Different terms have been used in the literature to describe the lesion, for example, "nodular fasciitis," "pseudomalignant spindle cell proliferation," "pseudosarcomatous fibromyxoid tumor," "reactive pseudosarcomatous response," and "pseudosarcomatous myofibroblastic proliferation."[6],[7],[8],[9] More recently, the term "inflammatory myofibroblastic tumor" (IMT) has come to be commonly used based on electron microscopic and immunohistochemical findings,[6],[8] These lesions showed strong diffuse cytoplasmic positivity for vimentin. Smooth muscle actin and muscle specific actin vary from focal to diffuse pattern.

A genetic cause has been identified involving the human anaplastic lymphoma kinase (ALK) gene, present on short arm of "chromosome 2." On reviewing 182 patients who had IMTs, 65% were ALK-positive.[4] Such genetic abnormalities could be detected by fluorescence in situ hybridization technology and might play a role in the future for identifying the nature and course of these lesions.[2]

After complete resection of the tumor and median follow-up of 6 years (range: 5–10 years), no recurrences have been observed. However, the possibility of recurrence should be kept in mind. Harik et al. reported recurrences in 3 patients (out of 9) with no metastasis.[5] Proppe et al. reported 2 recurrences after resection; nevertheless, there were no subsequent recurrences after re-excision.[10] On the other hand, with median follow-up of 3.1 years (2 months to 5.6 years), no recurrence has been reported.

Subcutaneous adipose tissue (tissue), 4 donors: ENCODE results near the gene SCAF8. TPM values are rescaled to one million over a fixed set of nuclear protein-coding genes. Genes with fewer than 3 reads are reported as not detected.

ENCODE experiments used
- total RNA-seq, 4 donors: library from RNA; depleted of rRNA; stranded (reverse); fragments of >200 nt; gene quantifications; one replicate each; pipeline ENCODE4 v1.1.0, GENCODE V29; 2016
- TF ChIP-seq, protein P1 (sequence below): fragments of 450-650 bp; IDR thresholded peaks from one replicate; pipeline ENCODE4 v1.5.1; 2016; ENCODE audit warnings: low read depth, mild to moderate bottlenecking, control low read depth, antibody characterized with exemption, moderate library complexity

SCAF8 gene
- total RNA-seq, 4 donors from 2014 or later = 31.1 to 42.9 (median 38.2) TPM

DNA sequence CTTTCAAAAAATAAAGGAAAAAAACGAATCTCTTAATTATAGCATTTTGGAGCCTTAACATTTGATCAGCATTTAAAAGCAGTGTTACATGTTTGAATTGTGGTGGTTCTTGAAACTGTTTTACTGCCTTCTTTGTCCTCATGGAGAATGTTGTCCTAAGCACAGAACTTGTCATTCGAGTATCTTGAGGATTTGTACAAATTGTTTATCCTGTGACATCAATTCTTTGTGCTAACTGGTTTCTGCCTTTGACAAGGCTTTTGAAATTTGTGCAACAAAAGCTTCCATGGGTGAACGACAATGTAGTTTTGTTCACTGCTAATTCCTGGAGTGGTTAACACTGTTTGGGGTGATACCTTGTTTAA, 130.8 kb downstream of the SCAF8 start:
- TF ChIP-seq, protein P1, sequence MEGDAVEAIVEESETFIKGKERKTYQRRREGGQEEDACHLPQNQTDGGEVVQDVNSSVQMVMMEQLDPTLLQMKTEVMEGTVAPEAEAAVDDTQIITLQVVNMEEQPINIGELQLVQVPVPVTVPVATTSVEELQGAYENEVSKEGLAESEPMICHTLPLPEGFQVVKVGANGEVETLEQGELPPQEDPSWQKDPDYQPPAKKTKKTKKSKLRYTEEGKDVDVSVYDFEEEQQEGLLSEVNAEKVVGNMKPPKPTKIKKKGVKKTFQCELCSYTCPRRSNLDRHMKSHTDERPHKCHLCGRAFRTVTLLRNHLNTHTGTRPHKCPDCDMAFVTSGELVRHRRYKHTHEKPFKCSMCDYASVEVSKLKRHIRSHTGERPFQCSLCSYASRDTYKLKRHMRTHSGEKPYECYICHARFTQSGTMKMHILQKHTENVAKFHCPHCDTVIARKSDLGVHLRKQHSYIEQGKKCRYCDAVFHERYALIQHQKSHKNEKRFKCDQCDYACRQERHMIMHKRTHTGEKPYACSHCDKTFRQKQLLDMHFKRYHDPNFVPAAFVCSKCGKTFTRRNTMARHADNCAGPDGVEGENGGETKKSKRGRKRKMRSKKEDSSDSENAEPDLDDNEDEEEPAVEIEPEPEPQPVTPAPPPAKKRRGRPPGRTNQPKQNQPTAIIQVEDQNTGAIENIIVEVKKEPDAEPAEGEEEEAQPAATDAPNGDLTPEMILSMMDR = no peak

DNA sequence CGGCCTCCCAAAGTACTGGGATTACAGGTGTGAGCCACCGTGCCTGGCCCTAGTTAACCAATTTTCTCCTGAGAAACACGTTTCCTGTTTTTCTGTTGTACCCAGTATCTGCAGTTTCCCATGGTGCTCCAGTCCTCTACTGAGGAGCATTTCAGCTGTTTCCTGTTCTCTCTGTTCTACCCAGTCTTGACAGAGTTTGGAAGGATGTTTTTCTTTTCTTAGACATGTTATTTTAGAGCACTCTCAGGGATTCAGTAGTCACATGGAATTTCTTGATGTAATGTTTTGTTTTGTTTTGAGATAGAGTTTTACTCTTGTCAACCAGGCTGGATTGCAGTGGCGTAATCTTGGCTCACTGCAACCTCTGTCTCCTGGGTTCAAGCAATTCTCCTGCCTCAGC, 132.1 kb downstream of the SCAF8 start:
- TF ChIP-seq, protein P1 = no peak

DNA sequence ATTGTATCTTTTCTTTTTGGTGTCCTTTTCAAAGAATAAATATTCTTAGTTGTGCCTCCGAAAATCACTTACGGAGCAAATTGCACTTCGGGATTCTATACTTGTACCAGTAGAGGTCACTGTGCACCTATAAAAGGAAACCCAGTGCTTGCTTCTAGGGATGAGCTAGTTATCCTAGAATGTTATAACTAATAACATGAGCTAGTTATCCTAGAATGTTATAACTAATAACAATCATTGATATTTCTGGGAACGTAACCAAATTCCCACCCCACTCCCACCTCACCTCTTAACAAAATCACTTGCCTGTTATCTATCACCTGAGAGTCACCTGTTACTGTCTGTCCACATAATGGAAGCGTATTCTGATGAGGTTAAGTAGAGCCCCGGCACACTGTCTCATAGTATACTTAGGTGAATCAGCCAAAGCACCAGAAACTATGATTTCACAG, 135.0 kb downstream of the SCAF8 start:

IP/PSCN is rare diseases of the UB and should be regarded with a high degree of suspicion. This is especially the case if the tumor appears after recent bladder instrumentation. Although a definite diagnosis may need an extensive workup, repeated biopsies, and special staining, it is worth to avoid unnecessary chemoradiotherapy or radical surgeries with their deleterious consequences on patient's quality of life.

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Conflicts of interest

There are no conflicts of interest.